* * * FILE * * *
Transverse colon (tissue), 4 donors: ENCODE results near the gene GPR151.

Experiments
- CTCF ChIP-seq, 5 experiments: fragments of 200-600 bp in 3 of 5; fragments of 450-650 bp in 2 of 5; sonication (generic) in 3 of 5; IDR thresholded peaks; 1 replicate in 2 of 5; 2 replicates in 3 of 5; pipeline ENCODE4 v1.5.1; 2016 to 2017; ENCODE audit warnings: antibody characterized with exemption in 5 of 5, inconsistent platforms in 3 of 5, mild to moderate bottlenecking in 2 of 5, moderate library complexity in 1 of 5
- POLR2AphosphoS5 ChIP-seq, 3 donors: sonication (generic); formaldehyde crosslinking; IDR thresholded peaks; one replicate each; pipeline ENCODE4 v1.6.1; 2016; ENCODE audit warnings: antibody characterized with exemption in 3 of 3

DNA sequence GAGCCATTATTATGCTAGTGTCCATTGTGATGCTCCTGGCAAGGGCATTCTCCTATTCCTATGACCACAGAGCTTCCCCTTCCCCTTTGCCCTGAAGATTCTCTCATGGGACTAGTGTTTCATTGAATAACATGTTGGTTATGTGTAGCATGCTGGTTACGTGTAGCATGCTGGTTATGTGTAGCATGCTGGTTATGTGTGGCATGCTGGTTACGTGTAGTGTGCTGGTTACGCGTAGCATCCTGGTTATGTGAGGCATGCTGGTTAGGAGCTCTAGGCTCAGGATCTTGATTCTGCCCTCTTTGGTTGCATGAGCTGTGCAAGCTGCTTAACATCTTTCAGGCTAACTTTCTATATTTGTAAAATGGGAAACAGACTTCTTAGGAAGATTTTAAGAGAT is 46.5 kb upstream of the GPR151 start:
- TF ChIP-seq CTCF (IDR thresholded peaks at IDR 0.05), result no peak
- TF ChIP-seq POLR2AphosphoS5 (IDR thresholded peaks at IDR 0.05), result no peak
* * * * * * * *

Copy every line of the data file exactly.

Transverse colon (tissue), 4 donors: ENCODE results near the gene GPR151.

Experiments
- CTCF ChIP-seq, 5 experiments: fragments of 200-600 bp in 3 of 5; fragments of 450-650 bp in 2 of 5; sonication (generic) in 3 of 5; IDR thresholded peaks; 1 replicate in 2 of 5; 2 replicates in 3 of 5; pipeline ENCODE4 v1.5.1; 2016 to 2017; ENCODE audit warnings: antibody characterized with exemption in 5 of 5, inconsistent platforms in 3 of 5, mild to moderate bottlenecking in 2 of 5, moderate library complexity in 1 of 5
- POLR2AphosphoS5 ChIP-seq, 3 donors: sonication (generic); formaldehyde crosslinking; IDR thresholded peaks; one replicate each; pipeline ENCODE4 v1.6.1; 2016; ENCODE audit warnings: antibody characterized with exemption in 3 of 3

DNA sequence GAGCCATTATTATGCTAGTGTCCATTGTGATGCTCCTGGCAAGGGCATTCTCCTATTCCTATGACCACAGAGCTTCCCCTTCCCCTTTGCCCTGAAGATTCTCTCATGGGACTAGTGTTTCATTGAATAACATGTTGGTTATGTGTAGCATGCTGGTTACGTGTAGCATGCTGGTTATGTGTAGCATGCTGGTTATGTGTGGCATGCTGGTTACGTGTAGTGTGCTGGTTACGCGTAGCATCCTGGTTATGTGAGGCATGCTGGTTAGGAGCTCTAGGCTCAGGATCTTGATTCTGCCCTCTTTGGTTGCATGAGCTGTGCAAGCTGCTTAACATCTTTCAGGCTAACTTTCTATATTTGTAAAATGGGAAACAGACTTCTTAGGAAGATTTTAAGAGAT is 46.5 kb upstream of the GPR151 start:
- TF ChIP-seq CTCF (IDR thresholded peaks at IDR 0.05), result no peak
- TF ChIP-seq POLR2AphosphoS5 (IDR thresholded peaks at IDR 0.05), result no peak